The above preview is unformatted text

This student written piece of work is one of many that can be found in our International Baccalaureate Theory of Knowledge section.

Found what you're looking for?

  • Start learning 29% faster today
  • 150,000+ documents available
  • Just £6.99 a month

Not the one? Search for your essay title...
  • Join over 1.2 million students every month
  • Accelerate your learning by 29%
  • Unlimited access from just £6.99 per month

See related essaysSee related essays

Related International Baccalaureate Theory of Knowledge essays

  1. Can we know something that has not yet been proven true?

    Unlike History, scientific facts can be proven right or wrong. For example scientists can make predictions about certain things, which might then be contradicted when controlled experiments are conducted.11 History on the other hand is not as easy to prove or disprove.

  2. In what sense, if any, can a machine be said to know something? How ...

    The Greek physician Galen definitively proved Aristotle wrong in a series of experiments on sheep brains by demonstrating that injury to the brain affected sensory perception and cognition. Without definite proof from Galen, people may have continued to believe that the heart was the center of all intellectual activity.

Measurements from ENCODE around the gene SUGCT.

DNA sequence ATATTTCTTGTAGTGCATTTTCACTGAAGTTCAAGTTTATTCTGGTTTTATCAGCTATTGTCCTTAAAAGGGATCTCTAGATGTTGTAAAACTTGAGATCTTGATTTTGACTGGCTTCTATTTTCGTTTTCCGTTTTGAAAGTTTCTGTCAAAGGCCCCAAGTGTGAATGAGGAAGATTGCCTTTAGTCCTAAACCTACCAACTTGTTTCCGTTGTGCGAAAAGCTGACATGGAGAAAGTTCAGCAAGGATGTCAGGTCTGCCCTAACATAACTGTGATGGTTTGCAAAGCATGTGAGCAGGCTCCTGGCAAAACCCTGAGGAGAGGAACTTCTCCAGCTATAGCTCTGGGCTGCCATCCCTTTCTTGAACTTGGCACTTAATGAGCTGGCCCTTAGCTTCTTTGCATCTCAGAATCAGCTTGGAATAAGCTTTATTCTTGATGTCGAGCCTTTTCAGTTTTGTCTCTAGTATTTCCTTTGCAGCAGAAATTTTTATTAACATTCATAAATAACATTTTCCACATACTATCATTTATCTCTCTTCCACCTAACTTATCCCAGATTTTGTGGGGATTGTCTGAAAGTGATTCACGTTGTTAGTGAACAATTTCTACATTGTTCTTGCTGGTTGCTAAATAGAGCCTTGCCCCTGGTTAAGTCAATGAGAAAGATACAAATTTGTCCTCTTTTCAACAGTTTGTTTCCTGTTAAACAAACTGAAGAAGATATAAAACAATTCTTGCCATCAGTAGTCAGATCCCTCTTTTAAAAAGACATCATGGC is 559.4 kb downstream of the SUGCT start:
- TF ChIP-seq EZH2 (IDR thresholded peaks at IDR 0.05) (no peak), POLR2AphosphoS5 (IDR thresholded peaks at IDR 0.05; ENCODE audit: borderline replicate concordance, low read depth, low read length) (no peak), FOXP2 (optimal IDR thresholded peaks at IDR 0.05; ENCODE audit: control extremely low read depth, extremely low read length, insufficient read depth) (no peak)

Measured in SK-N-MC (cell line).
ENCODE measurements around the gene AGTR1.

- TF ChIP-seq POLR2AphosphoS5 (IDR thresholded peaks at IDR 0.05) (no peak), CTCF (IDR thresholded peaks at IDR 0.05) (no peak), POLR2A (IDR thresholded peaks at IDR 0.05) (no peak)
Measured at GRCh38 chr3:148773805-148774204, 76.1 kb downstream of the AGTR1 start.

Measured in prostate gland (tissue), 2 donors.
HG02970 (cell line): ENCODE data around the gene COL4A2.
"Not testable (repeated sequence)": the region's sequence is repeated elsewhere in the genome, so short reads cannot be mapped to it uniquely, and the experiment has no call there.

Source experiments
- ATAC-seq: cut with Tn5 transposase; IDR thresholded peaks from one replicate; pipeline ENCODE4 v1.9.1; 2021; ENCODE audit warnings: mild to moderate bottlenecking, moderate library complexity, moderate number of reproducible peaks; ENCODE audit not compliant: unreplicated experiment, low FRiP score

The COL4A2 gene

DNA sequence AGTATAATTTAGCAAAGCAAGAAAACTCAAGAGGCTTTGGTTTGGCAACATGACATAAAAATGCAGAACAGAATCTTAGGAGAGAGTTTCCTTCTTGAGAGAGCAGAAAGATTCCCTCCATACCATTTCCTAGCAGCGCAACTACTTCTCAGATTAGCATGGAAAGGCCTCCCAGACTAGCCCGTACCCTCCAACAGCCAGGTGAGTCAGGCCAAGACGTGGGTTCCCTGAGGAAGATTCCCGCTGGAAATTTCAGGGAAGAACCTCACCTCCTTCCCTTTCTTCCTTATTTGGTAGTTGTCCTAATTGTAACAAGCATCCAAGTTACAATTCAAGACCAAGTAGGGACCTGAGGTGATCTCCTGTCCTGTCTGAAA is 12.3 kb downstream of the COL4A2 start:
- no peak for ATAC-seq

1. When should we discard explanations that are intuitively appealing?

    The eye witness, in their state of fear at the gas station, may have failed to notice a crucial facial or physical feature, or even may have added one that did not exist. Often, when my sister and I reminisce about the past, we have differing accounts of what occurred and what was said.

  2. Seeing James the Red Engine cry, prompted me to ask whether a machine could ...

    Descartes attempted to prove the dualist theory that mind and body are separate, he believed he could "feign" that his body did not exist, but he was unable to do the same when thinking about his mind. He therefore concluded that mind and body are not the same thing.

  1. Can a machine know

    for school reasons and it took me several attempts to get my computer to do what I commanded it to do.

  2. Can a machine know?

    When we answer the question about whether a machine can know or not, we have to discuss the difference between "to know" and "to think". Indeed, thinking involves a judgment, it exercises the mind in order to make inferences, decisions, or arrive at a solution.

  1. TOK summer assignment - Art Questions. Experiencing art, artists reputations and "what is ...

    The sizes of the paintings varied quite a bit while going through the rooms. However, I noticed a trend in the sizes of the paintings from room 102 to 112. In the earlier rooms, the size was varied usually ranging from smaller to medium sized paintings.

  2. Can a Machine Know? TOK essay.

    imply intelligence; the machine does not need to be able to reason or be intelligent in order to know something. I have been writing computer programmes since I was very young, and the earliest programmes I wrote were simple mathematical algorithms to add or subtract a number to another number, like a simple calculator.

  • Over 160,000 pieces
    of student written work
  • Annotated by
    experienced teachers
  • Ideas and feedback to
    improve your own work